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Yardley, Lucy
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Bishop, Felicity L.
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Bradbury, Katherine, Al-Abbadey, Miz, Carnes, Dawn, Dimitrov, Borislav, Eardley, Susan, Fawkes, Carol, Foster, Jo, Greville-Harris, Maddy, Harvey, J. Matthew, Leach, Janine, Lewith, George, MacPherson, Hugh, Roberts, Lisa, Parry, Laura, Yardley, Lucy and Bishop, Felicity L. (2016) Non-specific mechanisms in orthodox and CAM management of low back pain (MOCAM): theoretical framework and protocol for a prospective cohort study. BMJ Open, 6 (5), 1-31. (doi:10.1136/bmjopen-2016-012209).

Record type: Article

Abstract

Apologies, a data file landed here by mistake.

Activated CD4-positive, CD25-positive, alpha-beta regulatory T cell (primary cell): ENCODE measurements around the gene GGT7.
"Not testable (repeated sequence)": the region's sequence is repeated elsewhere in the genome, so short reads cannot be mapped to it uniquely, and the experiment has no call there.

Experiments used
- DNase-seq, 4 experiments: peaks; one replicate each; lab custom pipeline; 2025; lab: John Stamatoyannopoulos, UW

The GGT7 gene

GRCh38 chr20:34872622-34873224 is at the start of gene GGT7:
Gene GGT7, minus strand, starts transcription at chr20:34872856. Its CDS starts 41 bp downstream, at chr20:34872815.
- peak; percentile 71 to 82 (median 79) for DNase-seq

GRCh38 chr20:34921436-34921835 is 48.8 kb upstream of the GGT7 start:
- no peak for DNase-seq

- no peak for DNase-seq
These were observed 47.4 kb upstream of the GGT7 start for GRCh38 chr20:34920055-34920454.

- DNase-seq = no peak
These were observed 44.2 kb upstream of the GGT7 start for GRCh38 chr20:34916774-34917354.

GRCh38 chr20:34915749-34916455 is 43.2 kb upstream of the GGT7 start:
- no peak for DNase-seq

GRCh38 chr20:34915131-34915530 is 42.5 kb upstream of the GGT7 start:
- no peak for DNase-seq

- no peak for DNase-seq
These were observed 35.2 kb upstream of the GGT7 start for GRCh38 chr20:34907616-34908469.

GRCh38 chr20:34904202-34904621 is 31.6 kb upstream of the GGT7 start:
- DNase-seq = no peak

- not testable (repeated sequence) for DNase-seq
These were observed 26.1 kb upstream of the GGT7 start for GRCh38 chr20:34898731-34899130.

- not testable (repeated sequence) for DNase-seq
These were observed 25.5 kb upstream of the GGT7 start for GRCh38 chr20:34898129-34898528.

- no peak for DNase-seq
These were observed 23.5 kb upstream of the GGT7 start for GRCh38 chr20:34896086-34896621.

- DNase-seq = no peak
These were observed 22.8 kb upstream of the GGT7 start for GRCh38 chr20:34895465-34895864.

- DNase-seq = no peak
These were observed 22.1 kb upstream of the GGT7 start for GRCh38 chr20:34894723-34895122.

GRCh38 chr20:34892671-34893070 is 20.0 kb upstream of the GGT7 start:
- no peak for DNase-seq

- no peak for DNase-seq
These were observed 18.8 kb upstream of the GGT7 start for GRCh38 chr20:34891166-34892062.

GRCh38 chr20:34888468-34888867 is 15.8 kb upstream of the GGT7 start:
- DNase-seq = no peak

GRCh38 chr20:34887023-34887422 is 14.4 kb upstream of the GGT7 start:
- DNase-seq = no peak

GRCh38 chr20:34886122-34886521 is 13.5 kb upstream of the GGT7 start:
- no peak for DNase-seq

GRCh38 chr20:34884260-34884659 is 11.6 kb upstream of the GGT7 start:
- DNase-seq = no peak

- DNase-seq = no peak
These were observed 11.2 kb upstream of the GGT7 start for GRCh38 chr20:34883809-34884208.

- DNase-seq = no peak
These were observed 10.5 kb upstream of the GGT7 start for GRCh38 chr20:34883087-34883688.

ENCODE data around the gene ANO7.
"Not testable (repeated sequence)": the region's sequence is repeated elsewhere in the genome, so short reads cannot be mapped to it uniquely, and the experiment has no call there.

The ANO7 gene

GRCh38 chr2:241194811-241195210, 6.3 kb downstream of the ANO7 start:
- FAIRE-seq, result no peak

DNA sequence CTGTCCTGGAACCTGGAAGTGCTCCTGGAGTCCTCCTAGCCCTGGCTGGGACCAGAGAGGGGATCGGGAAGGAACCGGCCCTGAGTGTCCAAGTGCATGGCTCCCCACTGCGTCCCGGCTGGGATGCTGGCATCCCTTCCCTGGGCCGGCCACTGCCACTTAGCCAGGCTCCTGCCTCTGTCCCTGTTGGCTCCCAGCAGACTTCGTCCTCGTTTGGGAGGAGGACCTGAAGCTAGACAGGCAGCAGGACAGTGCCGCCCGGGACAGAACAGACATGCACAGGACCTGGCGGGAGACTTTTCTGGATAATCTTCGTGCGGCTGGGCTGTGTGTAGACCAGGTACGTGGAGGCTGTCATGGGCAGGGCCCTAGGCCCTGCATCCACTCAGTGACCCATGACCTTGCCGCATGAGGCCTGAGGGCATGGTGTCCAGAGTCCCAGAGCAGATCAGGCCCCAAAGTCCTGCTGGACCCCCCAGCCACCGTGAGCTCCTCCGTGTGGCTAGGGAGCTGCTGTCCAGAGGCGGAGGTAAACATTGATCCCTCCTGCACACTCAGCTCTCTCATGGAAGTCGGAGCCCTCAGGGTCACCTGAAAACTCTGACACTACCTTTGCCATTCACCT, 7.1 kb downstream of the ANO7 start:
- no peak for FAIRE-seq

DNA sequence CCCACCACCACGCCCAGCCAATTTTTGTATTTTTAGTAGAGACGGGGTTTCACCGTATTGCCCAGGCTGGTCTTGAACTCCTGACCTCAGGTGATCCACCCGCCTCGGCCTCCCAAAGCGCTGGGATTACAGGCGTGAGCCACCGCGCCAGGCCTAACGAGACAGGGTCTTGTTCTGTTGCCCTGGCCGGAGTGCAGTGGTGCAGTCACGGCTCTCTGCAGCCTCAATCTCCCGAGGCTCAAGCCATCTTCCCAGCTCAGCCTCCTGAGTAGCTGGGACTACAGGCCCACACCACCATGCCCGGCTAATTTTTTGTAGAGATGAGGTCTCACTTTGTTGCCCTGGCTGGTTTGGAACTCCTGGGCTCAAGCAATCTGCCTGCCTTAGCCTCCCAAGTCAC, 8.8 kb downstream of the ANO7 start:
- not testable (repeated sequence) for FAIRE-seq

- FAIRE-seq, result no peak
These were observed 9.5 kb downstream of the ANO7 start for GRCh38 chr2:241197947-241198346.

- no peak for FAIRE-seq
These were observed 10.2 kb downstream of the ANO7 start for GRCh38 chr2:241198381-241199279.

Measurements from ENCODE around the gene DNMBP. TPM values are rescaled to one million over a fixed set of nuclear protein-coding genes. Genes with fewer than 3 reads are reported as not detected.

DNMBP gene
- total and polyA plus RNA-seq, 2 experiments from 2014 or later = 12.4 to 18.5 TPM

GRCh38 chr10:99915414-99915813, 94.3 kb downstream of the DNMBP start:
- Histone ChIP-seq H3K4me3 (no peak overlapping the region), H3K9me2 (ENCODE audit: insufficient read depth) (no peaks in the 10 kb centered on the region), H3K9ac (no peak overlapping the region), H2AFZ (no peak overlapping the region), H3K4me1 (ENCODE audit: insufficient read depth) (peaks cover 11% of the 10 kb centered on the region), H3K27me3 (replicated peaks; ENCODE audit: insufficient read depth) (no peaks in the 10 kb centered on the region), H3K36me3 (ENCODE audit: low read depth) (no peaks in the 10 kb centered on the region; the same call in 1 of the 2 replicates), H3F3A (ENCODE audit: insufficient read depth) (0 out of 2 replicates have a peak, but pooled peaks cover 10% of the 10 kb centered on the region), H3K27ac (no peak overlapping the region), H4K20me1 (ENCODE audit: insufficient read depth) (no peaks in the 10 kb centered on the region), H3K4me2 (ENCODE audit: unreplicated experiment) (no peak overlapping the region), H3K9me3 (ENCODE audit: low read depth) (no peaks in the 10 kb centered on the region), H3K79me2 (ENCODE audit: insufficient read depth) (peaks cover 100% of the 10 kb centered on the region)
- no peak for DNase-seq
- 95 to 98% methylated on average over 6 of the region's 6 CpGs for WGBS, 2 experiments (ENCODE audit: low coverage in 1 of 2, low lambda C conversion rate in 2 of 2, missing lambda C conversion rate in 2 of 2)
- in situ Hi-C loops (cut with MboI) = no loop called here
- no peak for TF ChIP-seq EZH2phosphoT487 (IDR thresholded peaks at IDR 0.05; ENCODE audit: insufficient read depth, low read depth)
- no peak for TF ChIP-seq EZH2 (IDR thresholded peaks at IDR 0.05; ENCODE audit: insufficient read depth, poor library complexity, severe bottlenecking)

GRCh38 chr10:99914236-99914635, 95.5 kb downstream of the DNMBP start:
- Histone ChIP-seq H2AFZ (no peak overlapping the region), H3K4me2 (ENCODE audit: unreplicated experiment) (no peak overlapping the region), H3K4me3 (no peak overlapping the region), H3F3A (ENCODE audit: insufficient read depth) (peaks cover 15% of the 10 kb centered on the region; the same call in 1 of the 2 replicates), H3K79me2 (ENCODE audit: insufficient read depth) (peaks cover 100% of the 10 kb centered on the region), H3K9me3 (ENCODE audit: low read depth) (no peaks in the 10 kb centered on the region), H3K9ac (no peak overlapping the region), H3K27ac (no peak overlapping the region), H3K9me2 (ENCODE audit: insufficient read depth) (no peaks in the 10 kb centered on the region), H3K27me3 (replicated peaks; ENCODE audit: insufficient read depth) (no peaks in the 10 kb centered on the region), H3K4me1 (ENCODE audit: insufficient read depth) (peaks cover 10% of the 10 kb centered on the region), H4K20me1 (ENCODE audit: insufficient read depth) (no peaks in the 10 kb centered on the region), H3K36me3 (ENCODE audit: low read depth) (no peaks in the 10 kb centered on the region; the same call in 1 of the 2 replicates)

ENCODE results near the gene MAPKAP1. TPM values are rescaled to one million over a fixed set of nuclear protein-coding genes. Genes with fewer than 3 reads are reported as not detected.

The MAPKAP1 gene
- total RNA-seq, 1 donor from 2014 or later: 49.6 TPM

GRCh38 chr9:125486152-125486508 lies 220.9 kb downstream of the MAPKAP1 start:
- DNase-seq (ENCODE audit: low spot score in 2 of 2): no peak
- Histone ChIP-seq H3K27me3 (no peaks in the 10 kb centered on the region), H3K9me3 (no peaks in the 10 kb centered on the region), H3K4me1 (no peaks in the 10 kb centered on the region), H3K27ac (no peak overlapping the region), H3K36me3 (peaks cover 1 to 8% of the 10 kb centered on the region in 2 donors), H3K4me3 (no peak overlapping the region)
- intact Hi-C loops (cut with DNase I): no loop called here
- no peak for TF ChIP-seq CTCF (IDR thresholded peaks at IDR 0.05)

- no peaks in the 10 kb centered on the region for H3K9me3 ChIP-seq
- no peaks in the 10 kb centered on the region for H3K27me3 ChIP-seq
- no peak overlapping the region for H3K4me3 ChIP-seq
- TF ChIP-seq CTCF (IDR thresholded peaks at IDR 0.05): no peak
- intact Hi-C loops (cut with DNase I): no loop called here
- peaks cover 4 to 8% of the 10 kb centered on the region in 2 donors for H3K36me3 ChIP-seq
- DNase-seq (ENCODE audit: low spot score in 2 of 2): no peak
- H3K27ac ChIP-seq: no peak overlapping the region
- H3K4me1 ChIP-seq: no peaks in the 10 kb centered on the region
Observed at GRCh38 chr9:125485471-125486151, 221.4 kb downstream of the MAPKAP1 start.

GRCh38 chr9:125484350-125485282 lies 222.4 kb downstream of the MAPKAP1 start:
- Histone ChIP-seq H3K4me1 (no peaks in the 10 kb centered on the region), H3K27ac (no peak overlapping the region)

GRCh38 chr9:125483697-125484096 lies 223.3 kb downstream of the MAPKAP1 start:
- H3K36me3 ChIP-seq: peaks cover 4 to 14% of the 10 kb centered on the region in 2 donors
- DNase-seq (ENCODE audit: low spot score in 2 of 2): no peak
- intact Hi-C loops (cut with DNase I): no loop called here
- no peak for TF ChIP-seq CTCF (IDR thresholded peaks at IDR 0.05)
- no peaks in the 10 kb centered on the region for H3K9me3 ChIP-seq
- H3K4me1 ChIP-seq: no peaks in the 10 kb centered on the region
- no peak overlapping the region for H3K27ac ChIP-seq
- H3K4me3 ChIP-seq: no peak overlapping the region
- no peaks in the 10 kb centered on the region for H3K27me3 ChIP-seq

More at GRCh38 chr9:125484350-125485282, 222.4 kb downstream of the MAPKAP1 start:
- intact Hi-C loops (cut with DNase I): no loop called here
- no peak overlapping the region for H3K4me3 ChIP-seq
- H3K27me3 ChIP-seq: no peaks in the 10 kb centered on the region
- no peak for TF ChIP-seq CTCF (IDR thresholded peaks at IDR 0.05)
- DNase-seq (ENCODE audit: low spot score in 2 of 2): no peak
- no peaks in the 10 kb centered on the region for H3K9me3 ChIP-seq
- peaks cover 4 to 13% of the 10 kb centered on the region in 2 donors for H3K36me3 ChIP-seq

Introduction: Components other than the active ingredients of treatment can have substantial effects on pain and disability. Such "non-specific" components include: the therapeutic relationship, the healthcare environment, incidental treatment characteristics, patients' beliefs, and practitioners' beliefs. This study aims to: identify the most powerful non-specific treatment components for low back pain (LBP); compare their effects on patient outcomes across orthodox (physiotherapy) and complementary (osteopathy, acupuncture) therapies; test which theoretically-derived mechanistic pathways explain the effects of non-specific components; and identify similarities and differences between the therapies on patient-practitioner interactions.